Study Guide

Psalms Psalms 138-150

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Psalms 138-150

Psalm 138

  • Communication between the writer and God could not be better: he calls, God answers.

Psalm 139

  • Props to God for being ever-present and all-knowing. He was there when you were created, and he'll be there when you die. It's actually an important assertion for the time—it means God isn't just a storm god anymore.

Psalm 140

  • The enemies of God are back, and the writer can only hope he's on the right side.

Psalm 141

  • The author hopes that his friends will keep him and his faith in line.

Psalm 142

  • God serves as the writer's refuge. He's pretty cozy.

Psalm 143

  • Time for a Q&A with God: is anyone truly innocent? Either way, the writer wants God to lead him into righteousness.

Psalm 144

  • God's back—but now he's a battle trainer. Here's the thing: in the ancient world, victory in battle meant peace for a while, so God needed to show his face there, too.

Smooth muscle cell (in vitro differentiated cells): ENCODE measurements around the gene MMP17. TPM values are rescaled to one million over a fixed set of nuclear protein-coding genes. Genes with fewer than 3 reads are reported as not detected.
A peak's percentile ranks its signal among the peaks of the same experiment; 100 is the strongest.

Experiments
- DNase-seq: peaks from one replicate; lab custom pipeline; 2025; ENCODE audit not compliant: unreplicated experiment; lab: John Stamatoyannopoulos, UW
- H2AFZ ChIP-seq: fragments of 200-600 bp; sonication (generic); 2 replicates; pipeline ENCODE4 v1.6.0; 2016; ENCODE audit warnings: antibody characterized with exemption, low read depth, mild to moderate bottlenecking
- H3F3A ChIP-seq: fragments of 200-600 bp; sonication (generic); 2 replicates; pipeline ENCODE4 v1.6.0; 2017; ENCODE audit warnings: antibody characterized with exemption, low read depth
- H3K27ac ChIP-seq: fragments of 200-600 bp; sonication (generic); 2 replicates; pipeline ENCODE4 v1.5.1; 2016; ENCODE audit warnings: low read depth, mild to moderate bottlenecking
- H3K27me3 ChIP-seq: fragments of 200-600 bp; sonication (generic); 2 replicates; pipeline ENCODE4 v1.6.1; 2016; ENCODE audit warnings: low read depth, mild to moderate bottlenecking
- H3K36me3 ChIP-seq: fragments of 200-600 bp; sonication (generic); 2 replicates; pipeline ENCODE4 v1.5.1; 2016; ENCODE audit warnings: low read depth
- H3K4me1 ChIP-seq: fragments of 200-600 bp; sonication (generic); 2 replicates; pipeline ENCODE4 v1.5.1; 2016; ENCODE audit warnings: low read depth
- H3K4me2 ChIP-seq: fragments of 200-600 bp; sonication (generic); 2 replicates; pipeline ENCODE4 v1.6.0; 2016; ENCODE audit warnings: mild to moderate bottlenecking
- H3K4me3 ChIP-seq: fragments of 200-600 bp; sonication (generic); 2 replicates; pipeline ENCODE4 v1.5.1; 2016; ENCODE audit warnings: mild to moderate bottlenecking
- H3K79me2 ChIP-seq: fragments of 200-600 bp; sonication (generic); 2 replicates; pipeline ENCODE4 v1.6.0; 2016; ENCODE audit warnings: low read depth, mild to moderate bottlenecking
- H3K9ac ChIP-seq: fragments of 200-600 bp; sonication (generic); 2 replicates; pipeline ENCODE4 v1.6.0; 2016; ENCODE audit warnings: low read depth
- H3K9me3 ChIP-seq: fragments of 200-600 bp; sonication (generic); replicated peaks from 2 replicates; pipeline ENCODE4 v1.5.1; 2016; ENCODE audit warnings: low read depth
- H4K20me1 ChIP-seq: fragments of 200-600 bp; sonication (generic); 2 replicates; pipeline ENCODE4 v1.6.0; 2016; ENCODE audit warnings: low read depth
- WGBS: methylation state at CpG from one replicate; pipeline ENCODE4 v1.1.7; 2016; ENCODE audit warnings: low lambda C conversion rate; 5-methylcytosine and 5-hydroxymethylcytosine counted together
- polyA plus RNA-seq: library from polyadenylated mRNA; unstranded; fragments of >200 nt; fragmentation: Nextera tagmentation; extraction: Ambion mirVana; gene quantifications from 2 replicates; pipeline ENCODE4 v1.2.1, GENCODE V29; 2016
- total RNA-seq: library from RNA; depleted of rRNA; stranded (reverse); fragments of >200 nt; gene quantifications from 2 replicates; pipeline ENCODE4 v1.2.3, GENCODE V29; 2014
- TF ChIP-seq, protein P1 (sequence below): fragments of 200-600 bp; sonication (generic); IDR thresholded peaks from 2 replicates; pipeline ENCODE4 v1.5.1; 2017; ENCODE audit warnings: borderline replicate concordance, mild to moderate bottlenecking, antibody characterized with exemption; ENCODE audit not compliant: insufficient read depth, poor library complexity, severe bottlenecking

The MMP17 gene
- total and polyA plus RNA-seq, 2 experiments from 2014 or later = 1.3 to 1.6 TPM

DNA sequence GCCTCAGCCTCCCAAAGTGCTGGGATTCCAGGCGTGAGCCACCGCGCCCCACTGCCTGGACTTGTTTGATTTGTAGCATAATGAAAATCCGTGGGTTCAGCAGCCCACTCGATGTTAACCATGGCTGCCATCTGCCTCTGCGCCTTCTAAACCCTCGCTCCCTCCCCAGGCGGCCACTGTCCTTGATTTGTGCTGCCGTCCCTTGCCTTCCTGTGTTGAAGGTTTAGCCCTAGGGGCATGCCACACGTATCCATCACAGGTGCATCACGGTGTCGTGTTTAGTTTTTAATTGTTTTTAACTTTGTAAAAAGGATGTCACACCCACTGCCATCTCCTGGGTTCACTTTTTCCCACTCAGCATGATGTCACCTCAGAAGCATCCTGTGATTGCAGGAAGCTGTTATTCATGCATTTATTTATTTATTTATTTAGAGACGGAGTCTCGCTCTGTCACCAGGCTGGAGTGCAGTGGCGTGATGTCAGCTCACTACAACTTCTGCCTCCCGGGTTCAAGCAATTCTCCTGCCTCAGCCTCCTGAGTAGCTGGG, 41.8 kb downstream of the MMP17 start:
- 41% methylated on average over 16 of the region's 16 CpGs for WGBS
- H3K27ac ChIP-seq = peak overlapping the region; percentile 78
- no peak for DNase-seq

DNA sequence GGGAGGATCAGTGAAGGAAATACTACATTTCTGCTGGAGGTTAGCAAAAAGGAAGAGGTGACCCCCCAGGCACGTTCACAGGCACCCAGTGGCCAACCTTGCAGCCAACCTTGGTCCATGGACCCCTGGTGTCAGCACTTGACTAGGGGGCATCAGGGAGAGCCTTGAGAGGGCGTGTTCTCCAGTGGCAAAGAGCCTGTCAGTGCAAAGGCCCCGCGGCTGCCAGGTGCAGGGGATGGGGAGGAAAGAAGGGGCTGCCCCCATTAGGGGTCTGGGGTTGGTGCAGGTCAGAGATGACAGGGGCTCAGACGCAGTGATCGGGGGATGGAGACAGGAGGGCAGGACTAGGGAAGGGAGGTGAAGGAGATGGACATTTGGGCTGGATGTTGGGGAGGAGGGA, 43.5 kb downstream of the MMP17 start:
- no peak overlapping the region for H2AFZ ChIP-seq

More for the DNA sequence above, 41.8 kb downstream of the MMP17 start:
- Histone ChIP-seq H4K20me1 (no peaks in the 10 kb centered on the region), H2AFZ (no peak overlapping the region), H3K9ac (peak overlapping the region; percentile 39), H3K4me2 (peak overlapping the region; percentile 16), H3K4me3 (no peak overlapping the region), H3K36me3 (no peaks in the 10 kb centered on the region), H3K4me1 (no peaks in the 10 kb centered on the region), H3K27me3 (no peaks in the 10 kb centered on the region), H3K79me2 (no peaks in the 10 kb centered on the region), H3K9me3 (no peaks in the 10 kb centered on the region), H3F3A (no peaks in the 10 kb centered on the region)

Psalm 145

  • The author expresses his desire for these stories and laws to be transmitted through the generations, and expresses his awe at God's power.

Psalm 146

  • We feel like we've heard this one before: God performs miracles, and the writer warns the audience not to trust mortals more than God.

Psalm 147

  • We're getting toward the end, and God now names the stars. Remind you of Genesis, when Adam names the creatures of the earth? It should. God and man both have their respective zones, but God is creator and master of all. Natch.

Psalm 148

  • Another call to action: the writer wants all creatures to praise God.

Psalm 149

  • And again—this time with music.

Psalm 150

  • And for the finale…more music!

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